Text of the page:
Paper Title
Stop-Start System Using Micro-Hybrid Technology For Increasing Fuel Efficiency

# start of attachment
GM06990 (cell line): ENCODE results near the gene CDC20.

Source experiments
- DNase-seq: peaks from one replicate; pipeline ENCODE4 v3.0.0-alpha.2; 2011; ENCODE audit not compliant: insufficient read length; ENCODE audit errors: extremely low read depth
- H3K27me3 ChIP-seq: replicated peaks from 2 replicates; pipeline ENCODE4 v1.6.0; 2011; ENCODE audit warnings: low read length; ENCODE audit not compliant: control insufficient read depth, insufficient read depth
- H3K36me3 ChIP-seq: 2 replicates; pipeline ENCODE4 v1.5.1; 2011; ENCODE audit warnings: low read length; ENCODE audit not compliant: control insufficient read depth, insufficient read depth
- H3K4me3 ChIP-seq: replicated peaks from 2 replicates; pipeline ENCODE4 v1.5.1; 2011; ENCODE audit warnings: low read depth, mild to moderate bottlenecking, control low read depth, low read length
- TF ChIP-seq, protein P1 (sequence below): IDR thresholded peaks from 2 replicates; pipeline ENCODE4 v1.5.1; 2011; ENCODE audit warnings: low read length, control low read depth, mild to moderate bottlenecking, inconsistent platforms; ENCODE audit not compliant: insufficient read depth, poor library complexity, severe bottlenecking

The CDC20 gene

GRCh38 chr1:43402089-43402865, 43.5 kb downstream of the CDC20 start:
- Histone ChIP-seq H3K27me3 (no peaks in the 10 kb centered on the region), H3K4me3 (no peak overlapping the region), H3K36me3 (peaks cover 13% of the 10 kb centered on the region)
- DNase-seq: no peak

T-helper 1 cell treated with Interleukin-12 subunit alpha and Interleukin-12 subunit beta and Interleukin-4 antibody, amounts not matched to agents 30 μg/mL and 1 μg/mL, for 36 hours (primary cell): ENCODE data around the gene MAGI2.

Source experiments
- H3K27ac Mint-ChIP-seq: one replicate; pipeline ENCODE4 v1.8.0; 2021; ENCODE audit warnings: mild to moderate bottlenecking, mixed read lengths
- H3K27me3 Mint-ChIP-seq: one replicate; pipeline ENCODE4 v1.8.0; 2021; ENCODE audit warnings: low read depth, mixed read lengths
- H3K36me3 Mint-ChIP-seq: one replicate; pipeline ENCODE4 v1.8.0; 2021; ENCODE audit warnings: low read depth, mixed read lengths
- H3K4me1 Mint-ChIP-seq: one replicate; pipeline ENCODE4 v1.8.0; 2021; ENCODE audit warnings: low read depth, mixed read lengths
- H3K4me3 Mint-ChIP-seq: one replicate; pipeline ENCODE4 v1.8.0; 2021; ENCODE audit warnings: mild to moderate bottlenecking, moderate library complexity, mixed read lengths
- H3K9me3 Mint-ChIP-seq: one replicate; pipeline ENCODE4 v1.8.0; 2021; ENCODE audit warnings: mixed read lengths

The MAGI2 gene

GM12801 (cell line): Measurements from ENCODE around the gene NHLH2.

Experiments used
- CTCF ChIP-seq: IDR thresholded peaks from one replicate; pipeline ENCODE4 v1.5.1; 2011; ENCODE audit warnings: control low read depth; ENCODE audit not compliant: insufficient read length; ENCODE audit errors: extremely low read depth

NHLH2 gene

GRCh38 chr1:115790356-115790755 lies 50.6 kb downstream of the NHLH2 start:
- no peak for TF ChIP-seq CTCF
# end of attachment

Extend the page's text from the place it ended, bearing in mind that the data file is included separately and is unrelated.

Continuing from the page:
The national mandate set forth by the Environmental Protection Agency (EPA) to increase fuel efficiency and reduce greenhouse gas (GHG) emissions by 5% each year for all new model mid-size cars, medium-duty cars, and light-duty trucks is pushing automobile makers to convert their fleets to hybrid-electric and micro-hybrid vehicles. Implementing automated start/stop (SS) technology in a passenger vehicle is a cost effective way to improve fuel economy (FE) and reduce emissions without affecting consumer acceptance. In urban areas, where much of the vehicle driving time is spent idling at stop lights or in traffic, the engine can be shut down when the vehicle is stopped to save fuel. The engine is quickly and quietly restarted as the driver demands torque for acceleration. This operating strategy is often utilized in full hybrid-electric vehicles that have powerful electric systems, but is becoming more popular in micro-hybrid vehicles that use traditional starter/battery configurations. It is challenging to maintain drivability and achieve efficient start-ups using a micro-hybrid configuration. This research investigated the feasibility of using a micro-hybrid configuration to achieve efficient start transients for SS technology. The consumption of energy by the starter/battery was analyzed by creating a model of the engine SS dynamics. The model was calibrated and validated through experimental testing on a vehicleand engine that had been provided. The model was used to simulate start transients for different component packages. As the preliminary simulation results which suggest that traditional starter/battery combinations may be appropriate and a fuel savings of over 5% expected in regulatory urban driving cycles. The model and selected component package will be used for development and control of a SS system in a test vehicle.